9. ^ Maria Gough, "In the Laboratory of Constructivism: Karl Ioganson's Cold Structures" October, Vol. 84 (Spring, 1998), p. 109.
  10. ^ Gómez-Jáuregui, V. (2009). "Controversial Origins of Tensegrity" (PDF). International Association of Spatial Structures IASS Symposium 2009, Valencia. 
  11. ^ Dymaxion World of Buckminster Fuller, chapter on Tensegrity.
  12. ^ See photo of Fuller's work at this exhibition in his 1961 article on tensegrity for the Portfolio and Art News Annual (No.4).
  13. ^ Lalvani (1996), p. 47.
  14. ^ Droitcour, Brian (2006-08-18). "Building Blocks".  
  15. ^ Gough (1998), pp. 90-117.
  16. ^ In Snelson's article for Lalvani, 1996, I believe.
  17. ^ David Georges Emmerich, Structures Tendues et Autotendantes, Paris: Ecole d'Architecture de Paris la Villette, 1988, pp. 30-31.
  18. ^ Burkhardt, Robert William, Jr. (2008), A Practical Guide to Tensegrity Design (PDF) 
  19. ^ Sultan, Cornel; Martin Corless; Robert E. Skelton (2001). "The prestressability problem of tensegrity structures: some analytical solutions" (PDF). International Journal of Solids and Structures 26: 145. 
  20. ^ "Tensegrity Figuren". Universität Regensburg. Retrieved 2 April 2013. 


See also

Basic tensegrity structures

  • U.S. Patent 3,063,521, "Tensile-Integrity Structures," November 13, 1962, Buckminster Fuller.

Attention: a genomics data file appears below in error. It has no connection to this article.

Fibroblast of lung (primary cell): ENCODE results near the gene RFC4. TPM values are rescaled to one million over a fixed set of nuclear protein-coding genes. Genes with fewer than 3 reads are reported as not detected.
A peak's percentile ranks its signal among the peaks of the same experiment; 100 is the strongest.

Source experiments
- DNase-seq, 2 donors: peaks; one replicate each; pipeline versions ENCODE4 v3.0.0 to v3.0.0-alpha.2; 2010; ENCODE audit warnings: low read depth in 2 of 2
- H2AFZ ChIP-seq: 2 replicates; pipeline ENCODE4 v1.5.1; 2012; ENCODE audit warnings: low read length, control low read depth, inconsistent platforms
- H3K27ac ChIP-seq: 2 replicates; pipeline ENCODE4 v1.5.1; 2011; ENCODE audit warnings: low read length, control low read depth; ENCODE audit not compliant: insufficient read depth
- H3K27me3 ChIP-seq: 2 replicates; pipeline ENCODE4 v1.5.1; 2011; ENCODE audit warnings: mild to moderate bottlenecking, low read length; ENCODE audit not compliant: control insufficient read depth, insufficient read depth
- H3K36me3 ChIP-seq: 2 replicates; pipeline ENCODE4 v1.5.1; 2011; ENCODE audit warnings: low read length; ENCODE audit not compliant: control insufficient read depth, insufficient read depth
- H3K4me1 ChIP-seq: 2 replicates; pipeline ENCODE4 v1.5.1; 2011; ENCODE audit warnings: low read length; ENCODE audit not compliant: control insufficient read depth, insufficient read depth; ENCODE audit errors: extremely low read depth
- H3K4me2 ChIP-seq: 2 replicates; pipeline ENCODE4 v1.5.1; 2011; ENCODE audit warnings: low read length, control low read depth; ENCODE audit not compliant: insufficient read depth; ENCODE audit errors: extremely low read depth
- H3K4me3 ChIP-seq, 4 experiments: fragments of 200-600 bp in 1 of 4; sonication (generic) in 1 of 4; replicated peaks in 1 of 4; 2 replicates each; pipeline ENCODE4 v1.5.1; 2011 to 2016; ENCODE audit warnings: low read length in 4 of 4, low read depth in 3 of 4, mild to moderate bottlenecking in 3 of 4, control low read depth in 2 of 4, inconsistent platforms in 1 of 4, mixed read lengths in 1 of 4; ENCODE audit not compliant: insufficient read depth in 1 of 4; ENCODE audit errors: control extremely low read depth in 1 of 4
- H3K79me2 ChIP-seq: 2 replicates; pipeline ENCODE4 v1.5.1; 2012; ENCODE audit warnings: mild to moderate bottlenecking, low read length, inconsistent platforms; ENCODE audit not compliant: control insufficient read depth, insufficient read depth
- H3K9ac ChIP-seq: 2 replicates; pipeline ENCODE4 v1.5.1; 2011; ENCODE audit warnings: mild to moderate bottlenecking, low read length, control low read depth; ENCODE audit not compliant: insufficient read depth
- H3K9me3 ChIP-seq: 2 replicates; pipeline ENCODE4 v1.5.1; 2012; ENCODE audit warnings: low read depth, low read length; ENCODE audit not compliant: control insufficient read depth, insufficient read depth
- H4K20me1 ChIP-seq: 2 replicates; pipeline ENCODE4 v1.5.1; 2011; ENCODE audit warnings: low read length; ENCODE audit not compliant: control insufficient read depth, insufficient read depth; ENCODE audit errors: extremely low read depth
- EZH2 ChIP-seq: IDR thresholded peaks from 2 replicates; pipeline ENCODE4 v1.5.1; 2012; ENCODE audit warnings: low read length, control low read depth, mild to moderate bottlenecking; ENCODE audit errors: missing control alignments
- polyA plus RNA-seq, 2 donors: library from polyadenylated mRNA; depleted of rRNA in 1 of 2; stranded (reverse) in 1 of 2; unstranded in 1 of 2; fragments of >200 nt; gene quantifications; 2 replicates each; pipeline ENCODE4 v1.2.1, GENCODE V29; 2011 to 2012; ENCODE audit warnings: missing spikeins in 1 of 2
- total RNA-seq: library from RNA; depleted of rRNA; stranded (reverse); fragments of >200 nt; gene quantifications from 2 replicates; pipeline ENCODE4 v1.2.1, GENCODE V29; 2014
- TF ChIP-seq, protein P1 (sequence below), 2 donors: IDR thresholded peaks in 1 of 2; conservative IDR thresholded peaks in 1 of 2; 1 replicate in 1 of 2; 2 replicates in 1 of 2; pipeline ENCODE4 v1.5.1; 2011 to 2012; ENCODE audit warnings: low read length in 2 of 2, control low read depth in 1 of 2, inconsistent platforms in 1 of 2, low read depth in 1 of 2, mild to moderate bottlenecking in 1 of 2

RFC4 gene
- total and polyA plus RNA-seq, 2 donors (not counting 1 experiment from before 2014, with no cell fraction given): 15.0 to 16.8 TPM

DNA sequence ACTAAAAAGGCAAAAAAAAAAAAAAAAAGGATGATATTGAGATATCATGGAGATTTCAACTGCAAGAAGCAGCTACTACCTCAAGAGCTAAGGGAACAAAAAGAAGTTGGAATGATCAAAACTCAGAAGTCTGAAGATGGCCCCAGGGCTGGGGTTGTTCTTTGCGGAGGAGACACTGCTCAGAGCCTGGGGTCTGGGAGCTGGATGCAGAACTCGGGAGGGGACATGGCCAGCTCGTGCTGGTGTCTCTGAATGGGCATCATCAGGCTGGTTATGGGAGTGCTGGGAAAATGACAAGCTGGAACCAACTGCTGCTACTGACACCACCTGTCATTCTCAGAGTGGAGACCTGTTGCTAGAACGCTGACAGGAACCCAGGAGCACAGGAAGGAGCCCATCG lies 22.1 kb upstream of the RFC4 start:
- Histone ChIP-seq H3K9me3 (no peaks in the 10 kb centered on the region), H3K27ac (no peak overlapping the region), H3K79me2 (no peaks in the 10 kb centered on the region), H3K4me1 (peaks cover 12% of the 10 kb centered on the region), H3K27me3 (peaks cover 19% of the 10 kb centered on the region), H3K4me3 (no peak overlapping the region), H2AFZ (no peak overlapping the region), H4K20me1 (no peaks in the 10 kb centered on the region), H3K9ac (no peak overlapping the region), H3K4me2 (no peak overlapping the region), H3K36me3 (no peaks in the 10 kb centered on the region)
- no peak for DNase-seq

• French Patent No. 1,377,290, "Construction de Reseaux Autotendants", September 28, 1964, David Georges Emmerich.
  • French Patent No. 1,377,291, "Structures Linéaires Autotendants", September 28, 1964, David Georges Emmerich.
  • U.S. Patent 3,139,957, "Suspension Building" (also called aspension), July 7, 1964, Buckminster Fuller.
  • U.S. Patent 3,169,611, "Continuous Tension, Discontinuous Compression Structure," February 16, 1965, Kenneth Snelson.
  • U.S. Patent 3,866,366, "Non-symmetrical Tension-Integrity Structures," February 18, 1975, Buckminster Fuller.


Since the tensegrity icosahedron represents an extremal point of the above relation, it has infinitesimal mobility: a small change in the length s of the tendon (e.g. by stretching the tendons) results in a much larger change of the distance 2d of the struts.

In the particular case s = \sqrt{3/2}\,l the two extremes coincide, and d=\frac{1}{2}\,l, therefore the figure is the stable tensegrity icosahedron.